Among the growing number of water towns that entice tourists to the heart of their historic byways, Mudu may not be the biggest or the richest in historic treasures. It is, however, a pleasant destination for day-trippers, especially those who aren't up for the rigours of Suzhou sightseeing.
Mudu is a small city that dates back to the Ming Dynasty (1368-1644). Built at the foot of Lingyan Hill in the western suburbs of Suzhou, the city once included more than 30 private gardens where wealthy officials, revered intellectuals and artists enjoyed the peace and ambience of canalside living. Its claim to fame is touted on a sign near the entrance to the old town: Emperor Qianlong of Qing Dynasty (1644-1911) visited six times.
Four of the ancient dwellings have been restored along the main canal and offer a glimpse of the scale and opulence of life enjoyed by the fortunate during the Ming and Qing dynasties. All four are within walking distance of the town gate, and although they are similar in design each has its special aspects.
Hongyin Mountain House is the attraction that brought Qianlong back so often. It is huge by any standard of architecture from the period. The estate is actually the combination of the former Xiuye Garden and the Xiaoying Garden, which was once home to Shen Shou, then known as the embroidery princess south of the Yangtze Delta.
The huge courtyard just inside the entrance was where Qianlong sat to watch Peking operas on the stage above. Scaled down versions of opera are presented karaoke style throughout the day, so most visitors have a chance to observe the ancient entertainment before setting out on a tour of the extensive house and gardens.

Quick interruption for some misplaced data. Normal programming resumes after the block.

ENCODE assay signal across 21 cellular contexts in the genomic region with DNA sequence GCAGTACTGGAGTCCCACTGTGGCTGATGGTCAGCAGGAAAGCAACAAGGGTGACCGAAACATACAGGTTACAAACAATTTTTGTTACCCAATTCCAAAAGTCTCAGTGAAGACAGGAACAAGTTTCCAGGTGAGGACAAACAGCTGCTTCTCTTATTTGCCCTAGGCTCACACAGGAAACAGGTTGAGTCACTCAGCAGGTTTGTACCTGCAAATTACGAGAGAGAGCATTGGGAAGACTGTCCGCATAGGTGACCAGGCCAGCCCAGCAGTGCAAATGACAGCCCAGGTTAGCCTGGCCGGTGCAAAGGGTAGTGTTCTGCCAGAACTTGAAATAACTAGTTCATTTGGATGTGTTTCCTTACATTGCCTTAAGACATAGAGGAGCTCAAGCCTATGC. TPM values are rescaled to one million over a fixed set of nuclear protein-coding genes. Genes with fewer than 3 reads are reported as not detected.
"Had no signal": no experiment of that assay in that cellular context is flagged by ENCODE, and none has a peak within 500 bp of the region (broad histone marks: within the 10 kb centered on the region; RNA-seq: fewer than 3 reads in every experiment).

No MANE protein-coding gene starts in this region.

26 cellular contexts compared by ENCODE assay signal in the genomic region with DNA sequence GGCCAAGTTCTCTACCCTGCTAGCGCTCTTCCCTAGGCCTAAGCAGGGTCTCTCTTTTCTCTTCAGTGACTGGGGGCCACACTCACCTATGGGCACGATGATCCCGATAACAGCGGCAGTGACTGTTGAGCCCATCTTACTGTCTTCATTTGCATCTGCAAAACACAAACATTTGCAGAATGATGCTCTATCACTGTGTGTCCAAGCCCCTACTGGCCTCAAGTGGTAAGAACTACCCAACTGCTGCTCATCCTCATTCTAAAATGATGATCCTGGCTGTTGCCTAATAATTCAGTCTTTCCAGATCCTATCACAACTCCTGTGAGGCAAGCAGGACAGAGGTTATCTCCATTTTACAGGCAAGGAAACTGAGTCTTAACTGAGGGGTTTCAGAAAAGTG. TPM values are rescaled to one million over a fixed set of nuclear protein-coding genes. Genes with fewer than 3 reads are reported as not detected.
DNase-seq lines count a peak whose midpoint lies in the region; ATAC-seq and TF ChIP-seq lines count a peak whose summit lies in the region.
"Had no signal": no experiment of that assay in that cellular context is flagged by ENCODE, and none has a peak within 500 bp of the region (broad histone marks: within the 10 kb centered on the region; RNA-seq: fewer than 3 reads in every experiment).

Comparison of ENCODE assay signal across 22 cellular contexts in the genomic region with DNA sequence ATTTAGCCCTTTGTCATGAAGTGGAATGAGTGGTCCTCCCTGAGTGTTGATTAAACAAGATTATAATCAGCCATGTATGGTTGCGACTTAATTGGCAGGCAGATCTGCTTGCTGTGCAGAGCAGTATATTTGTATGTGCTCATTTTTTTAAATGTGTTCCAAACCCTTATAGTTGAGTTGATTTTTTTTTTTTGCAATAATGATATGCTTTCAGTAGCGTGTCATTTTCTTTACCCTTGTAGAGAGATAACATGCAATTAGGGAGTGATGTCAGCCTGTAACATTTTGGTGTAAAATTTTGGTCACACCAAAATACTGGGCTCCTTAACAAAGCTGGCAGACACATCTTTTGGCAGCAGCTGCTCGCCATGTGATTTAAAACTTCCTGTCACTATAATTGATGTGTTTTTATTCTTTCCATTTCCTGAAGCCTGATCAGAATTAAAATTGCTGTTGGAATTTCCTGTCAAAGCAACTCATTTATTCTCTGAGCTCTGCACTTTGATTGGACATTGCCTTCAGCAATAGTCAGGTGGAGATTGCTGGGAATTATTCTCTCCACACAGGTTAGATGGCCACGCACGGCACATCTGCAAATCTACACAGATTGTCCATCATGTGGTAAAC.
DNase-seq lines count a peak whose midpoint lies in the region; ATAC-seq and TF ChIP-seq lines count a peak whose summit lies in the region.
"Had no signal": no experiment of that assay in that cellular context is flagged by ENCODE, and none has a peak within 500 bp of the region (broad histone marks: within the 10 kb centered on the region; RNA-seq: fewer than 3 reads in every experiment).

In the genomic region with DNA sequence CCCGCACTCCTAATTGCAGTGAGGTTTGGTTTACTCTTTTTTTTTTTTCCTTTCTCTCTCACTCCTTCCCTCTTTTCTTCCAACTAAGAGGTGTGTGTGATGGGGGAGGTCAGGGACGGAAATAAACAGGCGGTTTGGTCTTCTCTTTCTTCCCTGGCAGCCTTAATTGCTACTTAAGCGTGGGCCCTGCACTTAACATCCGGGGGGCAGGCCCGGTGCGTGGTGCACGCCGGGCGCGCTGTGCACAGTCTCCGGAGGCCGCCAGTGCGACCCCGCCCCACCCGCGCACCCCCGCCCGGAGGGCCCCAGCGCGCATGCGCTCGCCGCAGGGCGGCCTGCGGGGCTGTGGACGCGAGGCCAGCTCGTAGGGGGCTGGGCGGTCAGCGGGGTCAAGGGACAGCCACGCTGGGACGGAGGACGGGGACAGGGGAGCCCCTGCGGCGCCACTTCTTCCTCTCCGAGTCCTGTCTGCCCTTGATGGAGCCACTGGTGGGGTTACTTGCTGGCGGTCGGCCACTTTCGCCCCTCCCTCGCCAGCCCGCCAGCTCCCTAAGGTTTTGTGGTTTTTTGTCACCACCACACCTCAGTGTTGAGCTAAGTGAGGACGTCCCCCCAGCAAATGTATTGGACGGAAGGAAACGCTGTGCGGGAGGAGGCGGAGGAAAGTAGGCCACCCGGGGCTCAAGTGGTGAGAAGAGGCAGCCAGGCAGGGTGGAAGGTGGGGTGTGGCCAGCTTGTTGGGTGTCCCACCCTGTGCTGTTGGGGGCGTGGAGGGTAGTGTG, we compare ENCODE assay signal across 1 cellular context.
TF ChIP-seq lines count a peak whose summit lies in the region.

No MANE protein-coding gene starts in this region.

Yan's Garden is perhaps the most attractive scenic delight among the four houses. The garden is centred upon a lake that meanders through the grounds. It is lined with trees and its amazing ornamental West Lake Rockery that is unlike any other decorative rockery in the world. Former home to Yan Jiagan, who hailed from China's Taiwan Province, Yan's Garden was designed in the classic style on its one-plus hectare setting by Liu Dunzhen, perhaps the most famous architect of his time. A large magnolia tree in the garden was reputedly planted by Emperor Qianlong during one of his many visits to the area.
It's easy to see that the old mansions were built along the same lines, so once you've seen a couple of them your attention may wander. The real treasures are the gardens, where imagination and creativity were given free rein. It is hard to imagine now the scope of thoughtfulness and precision that went into their design, and each one is worth a look.
The canal does not add much charm to the surroundings. No boats ply the exceptionally dirty water and vendors along the way offer much the same in the way of tourist gewgaws as found in any tourist area, except maybe on a smaller scale. There are several teahouses and eating establishments which appear interesting but on the whole offer nothing to write home about.